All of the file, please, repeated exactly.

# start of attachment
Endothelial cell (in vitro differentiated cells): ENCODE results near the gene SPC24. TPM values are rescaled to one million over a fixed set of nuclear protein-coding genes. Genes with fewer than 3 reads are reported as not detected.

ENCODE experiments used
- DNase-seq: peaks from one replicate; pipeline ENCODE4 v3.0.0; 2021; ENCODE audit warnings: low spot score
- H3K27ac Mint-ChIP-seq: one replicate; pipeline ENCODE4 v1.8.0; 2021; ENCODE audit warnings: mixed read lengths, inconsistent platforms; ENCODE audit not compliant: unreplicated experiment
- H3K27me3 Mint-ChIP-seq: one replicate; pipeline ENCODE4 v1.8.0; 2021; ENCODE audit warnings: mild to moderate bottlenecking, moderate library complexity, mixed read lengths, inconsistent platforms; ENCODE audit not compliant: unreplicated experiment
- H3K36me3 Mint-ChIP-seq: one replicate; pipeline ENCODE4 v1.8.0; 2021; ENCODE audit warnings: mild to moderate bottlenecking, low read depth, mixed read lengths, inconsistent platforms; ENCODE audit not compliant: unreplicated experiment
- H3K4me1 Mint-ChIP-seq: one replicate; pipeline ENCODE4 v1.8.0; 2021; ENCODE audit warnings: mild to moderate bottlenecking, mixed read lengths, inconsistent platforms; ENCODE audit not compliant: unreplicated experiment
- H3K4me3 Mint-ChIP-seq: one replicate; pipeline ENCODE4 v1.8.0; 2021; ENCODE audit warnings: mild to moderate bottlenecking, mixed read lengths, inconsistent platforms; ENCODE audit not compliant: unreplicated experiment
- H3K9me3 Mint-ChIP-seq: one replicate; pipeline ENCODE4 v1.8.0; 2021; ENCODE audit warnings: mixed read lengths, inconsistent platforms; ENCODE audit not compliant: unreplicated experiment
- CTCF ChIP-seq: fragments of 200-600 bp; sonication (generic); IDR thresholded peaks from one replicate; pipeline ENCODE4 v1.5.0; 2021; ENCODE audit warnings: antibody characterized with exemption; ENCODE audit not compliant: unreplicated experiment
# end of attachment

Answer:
Endothelial cell (in vitro differentiated cells): ENCODE results near the gene SPC24. TPM values are rescaled to one million over a fixed set of nuclear protein-coding genes. Genes with fewer than 3 reads are reported as not detected.

ENCODE experiments used
- DNase-seq: peaks from one replicate; pipeline ENCODE4 v3.0.0; 2021; ENCODE audit warnings: low spot score
- H3K27ac Mint-ChIP-seq: one replicate; pipeline ENCODE4 v1.8.0; 2021; ENCODE audit warnings: mixed read lengths, inconsistent platforms; ENCODE audit not compliant: unreplicated experiment
- H3K27me3 Mint-ChIP-seq: one replicate; pipeline ENCODE4 v1.8.0; 2021; ENCODE audit warnings: mild to moderate bottlenecking, moderate library complexity, mixed read lengths, inconsistent platforms; ENCODE audit not compliant: unreplicated experiment
- H3K36me3 Mint-ChIP-seq: one replicate; pipeline ENCODE4 v1.8.0; 2021; ENCODE audit warnings: mild to moderate bottlenecking, low read depth, mixed read lengths, inconsistent platforms; ENCODE audit not compliant: unreplicated experiment
- H3K4me1 Mint-ChIP-seq: one replicate; pipeline ENCODE4 v1.8.0; 2021; ENCODE audit warnings: mild to moderate bottlenecking, mixed read lengths, inconsistent platforms; ENCODE audit not compliant: unreplicated experiment
- H3K4me3 Mint-ChIP-seq: one replicate; pipeline ENCODE4 v1.8.0; 2021; ENCODE audit warnings: mild to moderate bottlenecking, mixed read lengths, inconsistent platforms; ENCODE audit not compliant: unreplicated experiment
- H3K9me3 Mint-ChIP-seq: one replicate; pipeline ENCODE4 v1.8.0; 2021; ENCODE audit warnings: mixed read lengths, inconsistent platforms; ENCODE audit not compliant: unreplicated experiment
- CTCF ChIP-seq: fragments of 200-600 bp; sonication (generic); IDR thresholded peaks from one replicate; pipeline ENCODE4 v1.5.0; 2021; ENCODE audit warnings: antibody characterized with exemption; ENCODE audit not compliant: unreplicated experiment